From: Kate Distin (firstname.lastname@example.org)
Date: Tue 24 Jan 2006 - 20:56:53 GMT
OK, I'm having another shot at replying because I think I have a better
handle on what's going on now. See what you think.
Price, Ilfryn wrote:
>>Religion is almost as sticky as language. But I think lots of other
>>things are this sticky too. Some of the things that stick to children
>>are representational systems (RSs) like natural languages; others are
>>memes (i.e. the information that is represented by those RSs) like
> In my interpretation the 'representational system' (the word or signifier) is being replicated and hence is the meme (or primary
> non genetic replicated). The information represented by a given signifier (the signified) can vary with time and context. (This is
> of course simplistic and atomistic and shorthand for emergence in more complex representational systems and I am ignoring gestures
> and tools for now).
> Acquisition of (normally) a 'mother tongue' or first language seems to be innate and there are claims which I have not tracked to
> source that once acquired it blocks or impedes acquisition of some others. Along with language we acquire some level the
> collective 'representedness' of a particular family / group / culture.
I've looked around to see what I can find out about language
acquisition. Any linguists on the list might like to correct my more
There seems to be some debate about what factors are involved in easing
the learning of a second language. I suppose there's a sense in which
it's meaningless to say that your first language blocks others, as by
definition we can't have a second language until we've got a first . . .
But I suspect the thing you and I are both sort-of remembering is more to do with pronunciation than language acquisition per se: that our vocal equipment learns to pronounce certain sounds and we perhaps underestimate what vast amounts of practice were involved in this. So when we try to pronounce the unfamiliar sounds of another language it feels impossible and we don't work at it hard enough: e.g. the "h" sound for non-English speakers, the "s" or "v" sound for non-Spanish speakers, etc.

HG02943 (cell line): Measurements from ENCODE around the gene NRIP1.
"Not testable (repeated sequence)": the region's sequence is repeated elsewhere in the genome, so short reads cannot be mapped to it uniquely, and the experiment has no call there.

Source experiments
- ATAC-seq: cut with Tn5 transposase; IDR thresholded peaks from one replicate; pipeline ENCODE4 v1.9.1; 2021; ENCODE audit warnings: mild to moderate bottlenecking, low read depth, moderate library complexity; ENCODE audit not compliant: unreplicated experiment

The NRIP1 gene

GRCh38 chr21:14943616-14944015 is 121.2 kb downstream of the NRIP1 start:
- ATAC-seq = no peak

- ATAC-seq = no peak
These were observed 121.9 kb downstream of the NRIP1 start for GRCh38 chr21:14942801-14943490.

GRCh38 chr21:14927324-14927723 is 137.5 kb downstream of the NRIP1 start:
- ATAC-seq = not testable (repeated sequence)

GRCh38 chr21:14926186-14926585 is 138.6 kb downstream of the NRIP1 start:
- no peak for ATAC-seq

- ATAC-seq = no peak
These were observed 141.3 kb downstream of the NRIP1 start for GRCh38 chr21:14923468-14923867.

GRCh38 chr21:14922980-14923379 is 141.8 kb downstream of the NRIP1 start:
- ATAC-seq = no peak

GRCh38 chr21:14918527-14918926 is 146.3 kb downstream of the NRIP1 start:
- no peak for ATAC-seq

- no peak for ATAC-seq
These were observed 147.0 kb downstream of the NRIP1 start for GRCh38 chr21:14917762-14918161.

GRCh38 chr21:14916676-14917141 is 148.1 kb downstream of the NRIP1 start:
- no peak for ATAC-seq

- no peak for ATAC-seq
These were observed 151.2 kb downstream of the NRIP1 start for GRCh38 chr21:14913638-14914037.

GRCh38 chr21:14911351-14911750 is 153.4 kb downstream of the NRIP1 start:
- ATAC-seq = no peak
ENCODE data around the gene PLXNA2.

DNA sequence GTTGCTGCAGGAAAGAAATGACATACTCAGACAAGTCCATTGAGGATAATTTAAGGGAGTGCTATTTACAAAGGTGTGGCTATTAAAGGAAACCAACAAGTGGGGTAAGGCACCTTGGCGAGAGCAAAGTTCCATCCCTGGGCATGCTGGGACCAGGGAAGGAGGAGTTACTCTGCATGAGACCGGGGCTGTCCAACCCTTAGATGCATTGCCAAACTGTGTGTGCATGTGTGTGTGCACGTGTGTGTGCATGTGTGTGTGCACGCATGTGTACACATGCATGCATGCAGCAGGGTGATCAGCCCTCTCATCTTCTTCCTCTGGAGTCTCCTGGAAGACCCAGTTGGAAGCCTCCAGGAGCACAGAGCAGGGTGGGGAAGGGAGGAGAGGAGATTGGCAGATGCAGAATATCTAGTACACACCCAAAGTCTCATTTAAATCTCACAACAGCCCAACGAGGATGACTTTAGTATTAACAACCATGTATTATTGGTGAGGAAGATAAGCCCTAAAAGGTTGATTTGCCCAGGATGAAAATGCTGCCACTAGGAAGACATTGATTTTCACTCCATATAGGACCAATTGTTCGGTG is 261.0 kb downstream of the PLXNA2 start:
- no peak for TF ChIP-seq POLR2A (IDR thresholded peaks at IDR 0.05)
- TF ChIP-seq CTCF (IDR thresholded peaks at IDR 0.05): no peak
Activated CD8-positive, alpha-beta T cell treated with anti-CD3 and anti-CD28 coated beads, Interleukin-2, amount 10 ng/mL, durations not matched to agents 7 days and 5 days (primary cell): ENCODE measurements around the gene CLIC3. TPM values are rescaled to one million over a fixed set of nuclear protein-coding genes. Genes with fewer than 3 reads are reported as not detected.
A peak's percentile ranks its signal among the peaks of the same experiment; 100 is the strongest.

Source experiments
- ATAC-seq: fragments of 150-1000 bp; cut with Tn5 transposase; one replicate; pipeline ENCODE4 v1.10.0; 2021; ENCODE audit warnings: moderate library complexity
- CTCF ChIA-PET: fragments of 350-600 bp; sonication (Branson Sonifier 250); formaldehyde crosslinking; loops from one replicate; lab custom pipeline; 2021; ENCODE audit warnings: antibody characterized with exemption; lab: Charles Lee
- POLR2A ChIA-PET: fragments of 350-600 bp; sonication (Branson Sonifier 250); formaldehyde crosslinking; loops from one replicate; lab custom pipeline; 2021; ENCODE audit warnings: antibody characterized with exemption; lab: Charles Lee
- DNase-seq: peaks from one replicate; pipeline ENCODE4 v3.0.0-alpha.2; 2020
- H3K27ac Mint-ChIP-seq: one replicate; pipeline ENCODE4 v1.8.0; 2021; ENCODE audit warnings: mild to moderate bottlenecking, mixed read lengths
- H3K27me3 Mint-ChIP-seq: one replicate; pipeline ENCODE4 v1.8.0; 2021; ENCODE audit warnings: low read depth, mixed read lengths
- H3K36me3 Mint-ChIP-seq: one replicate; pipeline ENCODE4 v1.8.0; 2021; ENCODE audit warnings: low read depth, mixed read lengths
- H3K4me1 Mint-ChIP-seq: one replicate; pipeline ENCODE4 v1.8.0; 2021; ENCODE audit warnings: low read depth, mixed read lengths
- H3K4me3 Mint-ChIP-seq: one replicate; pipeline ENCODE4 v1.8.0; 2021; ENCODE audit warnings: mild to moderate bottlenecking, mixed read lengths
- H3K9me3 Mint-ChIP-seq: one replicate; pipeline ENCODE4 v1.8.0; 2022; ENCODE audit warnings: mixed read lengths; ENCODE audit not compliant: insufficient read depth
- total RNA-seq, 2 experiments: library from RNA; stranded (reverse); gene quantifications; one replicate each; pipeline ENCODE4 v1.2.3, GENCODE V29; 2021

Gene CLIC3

Anyway that's just speculation on my part. But what I did find that
fascinated me in a memetic context was a paper by Ulrike Jessner of the
University of Innsbruck, "Metalinguistic Awareness in Multilinguals:
Cognitive Aspects of Third Language Learning", Language Awareness 8:3,
pp201-9, which you can see at
http://www.multilingual-matters.net/la/008/0201/la0080201.pdf (or the
Google html version for those who prefer it is
The argument, which struck me as highly convincing, is that becoming
bilingual raises metalinguistic awareness. And this, in conjunction
with the more efficient learning strategies of an experienced
language-learner, makes it easier to learn subsequent languages.
For the relevance of which, see below.
>>Here's a list of some of the most sticky memes. [When I say 'parental'
>>I mean 'mostly parental but, depending of the degree of exposure to